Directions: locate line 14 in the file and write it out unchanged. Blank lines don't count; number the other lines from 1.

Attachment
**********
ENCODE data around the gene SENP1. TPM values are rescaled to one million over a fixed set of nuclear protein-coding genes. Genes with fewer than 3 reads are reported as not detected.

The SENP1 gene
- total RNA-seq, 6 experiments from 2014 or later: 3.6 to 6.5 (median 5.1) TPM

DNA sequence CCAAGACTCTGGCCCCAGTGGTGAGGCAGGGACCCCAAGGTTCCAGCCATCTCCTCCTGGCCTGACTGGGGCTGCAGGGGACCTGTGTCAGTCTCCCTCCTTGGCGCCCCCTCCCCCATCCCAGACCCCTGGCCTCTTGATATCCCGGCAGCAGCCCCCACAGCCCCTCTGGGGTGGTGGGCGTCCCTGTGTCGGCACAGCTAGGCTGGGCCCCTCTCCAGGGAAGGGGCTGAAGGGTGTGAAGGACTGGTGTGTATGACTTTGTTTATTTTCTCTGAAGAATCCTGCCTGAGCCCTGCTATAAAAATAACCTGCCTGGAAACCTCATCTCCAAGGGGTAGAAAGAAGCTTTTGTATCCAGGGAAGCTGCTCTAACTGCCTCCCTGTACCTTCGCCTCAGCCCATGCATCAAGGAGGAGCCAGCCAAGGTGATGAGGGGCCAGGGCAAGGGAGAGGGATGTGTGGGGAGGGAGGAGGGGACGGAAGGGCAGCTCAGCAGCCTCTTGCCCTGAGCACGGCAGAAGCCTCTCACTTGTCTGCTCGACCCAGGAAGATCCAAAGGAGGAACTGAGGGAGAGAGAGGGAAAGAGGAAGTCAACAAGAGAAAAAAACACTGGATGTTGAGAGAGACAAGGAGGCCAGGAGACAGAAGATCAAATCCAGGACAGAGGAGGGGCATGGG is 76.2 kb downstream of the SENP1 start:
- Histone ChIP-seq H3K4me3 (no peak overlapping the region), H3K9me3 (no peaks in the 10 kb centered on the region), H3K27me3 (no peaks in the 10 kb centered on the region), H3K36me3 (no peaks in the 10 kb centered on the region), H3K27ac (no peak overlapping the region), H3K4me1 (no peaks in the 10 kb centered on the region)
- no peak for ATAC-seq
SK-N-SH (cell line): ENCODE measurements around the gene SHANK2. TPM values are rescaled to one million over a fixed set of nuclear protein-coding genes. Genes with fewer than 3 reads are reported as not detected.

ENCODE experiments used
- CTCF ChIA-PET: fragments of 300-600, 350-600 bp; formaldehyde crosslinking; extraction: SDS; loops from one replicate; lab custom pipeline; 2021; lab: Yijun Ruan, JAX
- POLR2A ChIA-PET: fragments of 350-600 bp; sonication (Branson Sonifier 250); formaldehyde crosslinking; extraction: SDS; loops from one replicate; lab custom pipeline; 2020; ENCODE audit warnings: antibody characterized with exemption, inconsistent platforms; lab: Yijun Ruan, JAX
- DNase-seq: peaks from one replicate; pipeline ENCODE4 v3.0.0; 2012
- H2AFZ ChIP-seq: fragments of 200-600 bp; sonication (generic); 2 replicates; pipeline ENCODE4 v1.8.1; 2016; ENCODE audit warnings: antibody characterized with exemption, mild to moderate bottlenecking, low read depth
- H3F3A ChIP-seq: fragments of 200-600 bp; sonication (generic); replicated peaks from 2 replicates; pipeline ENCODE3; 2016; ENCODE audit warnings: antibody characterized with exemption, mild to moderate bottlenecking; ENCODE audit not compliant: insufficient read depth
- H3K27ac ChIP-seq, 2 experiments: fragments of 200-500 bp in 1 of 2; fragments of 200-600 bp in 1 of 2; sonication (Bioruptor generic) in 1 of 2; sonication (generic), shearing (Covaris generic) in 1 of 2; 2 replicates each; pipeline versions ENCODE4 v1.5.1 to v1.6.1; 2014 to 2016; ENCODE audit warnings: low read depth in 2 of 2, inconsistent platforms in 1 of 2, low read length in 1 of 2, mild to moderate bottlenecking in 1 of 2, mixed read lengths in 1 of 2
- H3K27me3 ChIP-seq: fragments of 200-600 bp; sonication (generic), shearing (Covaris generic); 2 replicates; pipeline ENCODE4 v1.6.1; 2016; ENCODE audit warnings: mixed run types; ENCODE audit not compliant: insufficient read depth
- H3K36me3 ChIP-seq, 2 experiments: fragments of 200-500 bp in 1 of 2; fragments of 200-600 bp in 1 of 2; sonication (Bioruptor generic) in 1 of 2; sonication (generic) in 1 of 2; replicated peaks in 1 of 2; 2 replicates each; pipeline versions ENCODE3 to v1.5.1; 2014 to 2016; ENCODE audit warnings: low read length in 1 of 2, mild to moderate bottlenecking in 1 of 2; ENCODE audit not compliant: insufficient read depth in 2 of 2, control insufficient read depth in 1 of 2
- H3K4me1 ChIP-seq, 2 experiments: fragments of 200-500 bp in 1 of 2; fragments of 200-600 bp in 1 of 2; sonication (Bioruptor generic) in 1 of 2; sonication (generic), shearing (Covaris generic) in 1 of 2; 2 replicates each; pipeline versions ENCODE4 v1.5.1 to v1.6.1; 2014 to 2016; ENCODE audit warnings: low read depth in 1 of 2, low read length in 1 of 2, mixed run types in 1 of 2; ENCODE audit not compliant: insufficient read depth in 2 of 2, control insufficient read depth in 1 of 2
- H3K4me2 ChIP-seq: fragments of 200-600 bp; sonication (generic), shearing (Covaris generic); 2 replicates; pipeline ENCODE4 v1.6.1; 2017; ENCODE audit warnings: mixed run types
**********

- H3K27ac ChIP-seq, 2 experiments: fragments of 200-500 bp in 1 of 2; fragments of 200-600 bp in 1 of 2; sonication (Bioruptor generic) in 1 of 2; sonication (generic), shearing (Covaris generic) in 1 of 2; 2 replicates each; pipeline versions ENCODE4 v1.5.1 to v1.6.1; 2014 to 2016; ENCODE audit warnings: low read depth in 2 of 2, inconsistent platforms in 1 of 2, low read length in 1 of 2, mild to moderate bottlenecking in 1 of 2, mixed read lengths in 1 of 2